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Jianfeng Zou, Lili Zheng, Weizheng Shuai, Qi Li, Qian Wang, Zhicheng Zhang, Dawei Li
(Department of Critical Care Medicine, Sixth Medical Center of People’s Liberation Army (PLA) General Hospital, Beijing, China (mainland))
Med Sci Monit 2021; 27:e932804
The incidence of intra-abdominal hypertension (IAH) and abdominal compartment syndrome (ACS) in intensive care units is high. Dynamic monitoring of intra-abdominal pressure (IAP) is important to treat patients with these conditions. The World Society of Abdominal Compartment Syndrome revised IAP measurement and treatment guidelines in 2013. IAP is measured by instilling ≤25 mL of sterile saline into the bladder, but there is no requirement for the saline to be at a specific temperature. Many doctors presume that using cold saline will trigger bladder muscle spasms, resulting in measurement error. In the present study, we investigated the effect of body-temperature saline on IAP measurements.
MATERIAL AND METHODS: A single-center study was conducted in 12 patients with IAH over a 2-year period. IAP was measured via the bladder with instillation of sterile saline at temperatures of 35°C, 25°C, and 15°C. We analyzed the data using R software, version 4.1.0. Paired t tests were used for comparisons between groups. A Spearman rank correlation analysis was performed to compare groups. Analysis results were plotted using the R packages ggplot2, ggpubr, and BlandAltmanLeh. P<0.05 was considered statistically significant.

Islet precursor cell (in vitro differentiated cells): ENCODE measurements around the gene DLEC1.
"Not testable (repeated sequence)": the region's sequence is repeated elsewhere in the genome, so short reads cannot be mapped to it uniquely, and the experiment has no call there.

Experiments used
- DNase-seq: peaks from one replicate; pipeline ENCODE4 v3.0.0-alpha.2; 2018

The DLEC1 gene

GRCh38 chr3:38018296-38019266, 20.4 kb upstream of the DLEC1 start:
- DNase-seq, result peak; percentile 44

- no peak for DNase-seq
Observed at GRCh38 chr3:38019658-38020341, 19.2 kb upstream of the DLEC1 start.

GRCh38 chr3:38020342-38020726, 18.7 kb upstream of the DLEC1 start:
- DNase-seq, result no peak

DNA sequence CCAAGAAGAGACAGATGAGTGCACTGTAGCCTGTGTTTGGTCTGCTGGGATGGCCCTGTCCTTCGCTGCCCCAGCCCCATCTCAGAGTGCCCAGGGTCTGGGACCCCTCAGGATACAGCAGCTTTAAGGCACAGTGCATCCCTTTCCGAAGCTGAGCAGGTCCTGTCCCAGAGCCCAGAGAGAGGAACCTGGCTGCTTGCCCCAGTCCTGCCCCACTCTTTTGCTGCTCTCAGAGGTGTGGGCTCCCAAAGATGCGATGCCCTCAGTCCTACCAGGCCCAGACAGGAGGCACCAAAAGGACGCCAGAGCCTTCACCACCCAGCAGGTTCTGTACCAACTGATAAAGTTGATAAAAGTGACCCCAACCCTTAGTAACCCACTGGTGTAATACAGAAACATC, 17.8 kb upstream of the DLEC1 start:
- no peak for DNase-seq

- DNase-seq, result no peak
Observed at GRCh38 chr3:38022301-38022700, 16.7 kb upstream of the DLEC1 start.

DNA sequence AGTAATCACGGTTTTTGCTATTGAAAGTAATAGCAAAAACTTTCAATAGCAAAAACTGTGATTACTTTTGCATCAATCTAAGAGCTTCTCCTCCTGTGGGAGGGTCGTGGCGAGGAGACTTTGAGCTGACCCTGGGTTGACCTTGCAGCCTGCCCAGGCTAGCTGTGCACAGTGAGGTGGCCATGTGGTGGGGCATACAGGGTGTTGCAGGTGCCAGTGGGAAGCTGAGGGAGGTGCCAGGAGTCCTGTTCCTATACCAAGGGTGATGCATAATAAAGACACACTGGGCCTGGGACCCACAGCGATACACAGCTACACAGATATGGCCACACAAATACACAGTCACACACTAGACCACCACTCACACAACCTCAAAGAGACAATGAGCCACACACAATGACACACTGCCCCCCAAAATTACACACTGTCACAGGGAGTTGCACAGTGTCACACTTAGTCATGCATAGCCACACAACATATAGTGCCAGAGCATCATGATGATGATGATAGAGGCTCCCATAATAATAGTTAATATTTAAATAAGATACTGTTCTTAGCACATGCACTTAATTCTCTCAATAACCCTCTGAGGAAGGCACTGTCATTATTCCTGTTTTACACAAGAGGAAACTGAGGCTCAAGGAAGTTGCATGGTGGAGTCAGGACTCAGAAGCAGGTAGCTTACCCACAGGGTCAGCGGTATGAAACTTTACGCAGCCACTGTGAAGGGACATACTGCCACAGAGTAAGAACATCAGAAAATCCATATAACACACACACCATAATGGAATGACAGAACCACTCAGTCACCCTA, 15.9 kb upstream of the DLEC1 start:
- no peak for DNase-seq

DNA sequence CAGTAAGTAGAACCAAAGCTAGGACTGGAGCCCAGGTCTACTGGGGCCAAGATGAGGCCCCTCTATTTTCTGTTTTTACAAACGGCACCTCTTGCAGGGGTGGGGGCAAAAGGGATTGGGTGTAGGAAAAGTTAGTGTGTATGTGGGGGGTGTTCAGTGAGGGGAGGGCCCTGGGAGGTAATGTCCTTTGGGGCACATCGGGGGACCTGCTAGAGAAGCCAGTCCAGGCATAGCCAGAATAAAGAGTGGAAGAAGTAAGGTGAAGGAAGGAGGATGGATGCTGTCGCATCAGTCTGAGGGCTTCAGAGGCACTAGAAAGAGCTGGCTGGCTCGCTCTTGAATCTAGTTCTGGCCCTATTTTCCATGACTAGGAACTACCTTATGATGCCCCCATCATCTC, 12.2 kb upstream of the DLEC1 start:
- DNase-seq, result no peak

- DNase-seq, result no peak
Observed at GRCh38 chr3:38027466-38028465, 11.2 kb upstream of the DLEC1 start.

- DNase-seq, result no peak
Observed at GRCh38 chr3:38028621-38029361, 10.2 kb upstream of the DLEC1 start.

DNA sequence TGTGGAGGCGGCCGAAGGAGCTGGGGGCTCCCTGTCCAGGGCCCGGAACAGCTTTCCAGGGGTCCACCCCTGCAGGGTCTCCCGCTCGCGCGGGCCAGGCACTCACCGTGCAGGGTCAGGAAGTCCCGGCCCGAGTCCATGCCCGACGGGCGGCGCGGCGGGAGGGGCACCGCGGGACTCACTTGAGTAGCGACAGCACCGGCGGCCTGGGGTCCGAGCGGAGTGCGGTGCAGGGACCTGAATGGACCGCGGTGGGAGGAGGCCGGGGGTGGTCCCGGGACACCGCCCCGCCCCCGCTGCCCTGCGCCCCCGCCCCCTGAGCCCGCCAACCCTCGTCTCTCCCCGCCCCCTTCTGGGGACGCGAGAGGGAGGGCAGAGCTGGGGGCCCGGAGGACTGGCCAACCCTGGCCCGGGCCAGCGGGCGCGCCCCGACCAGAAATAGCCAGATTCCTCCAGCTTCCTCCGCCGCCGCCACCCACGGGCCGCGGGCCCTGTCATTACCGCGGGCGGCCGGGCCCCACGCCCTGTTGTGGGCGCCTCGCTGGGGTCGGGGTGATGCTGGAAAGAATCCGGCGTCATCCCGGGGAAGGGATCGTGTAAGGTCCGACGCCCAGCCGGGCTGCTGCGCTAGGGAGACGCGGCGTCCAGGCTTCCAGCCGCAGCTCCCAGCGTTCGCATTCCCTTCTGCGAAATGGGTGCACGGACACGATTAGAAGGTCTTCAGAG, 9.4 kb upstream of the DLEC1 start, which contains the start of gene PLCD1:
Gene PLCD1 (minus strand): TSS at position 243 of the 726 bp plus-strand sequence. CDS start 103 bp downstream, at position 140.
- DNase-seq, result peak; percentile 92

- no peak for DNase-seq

RESULTS: There was a significant difference in IAP measurement between the 15°C and 35°C groups (t=-2.55, P=0.027). There was no significant difference between the 25°C and 35°C groups (t=0.73, P=0.48). Bland-Altman analysis showed that IAP was consistent in the 25°C and 35°C groups.
CONCLUSIONS: Although it is preferable to measure IAP with saline at body temperature (35°C), a temperature >25°C is associated with accurate results. Using saline at <15°C should be avoided.
Keywords: Compartment Syndromes, intra-abdominal hypertension, Muscular Diseases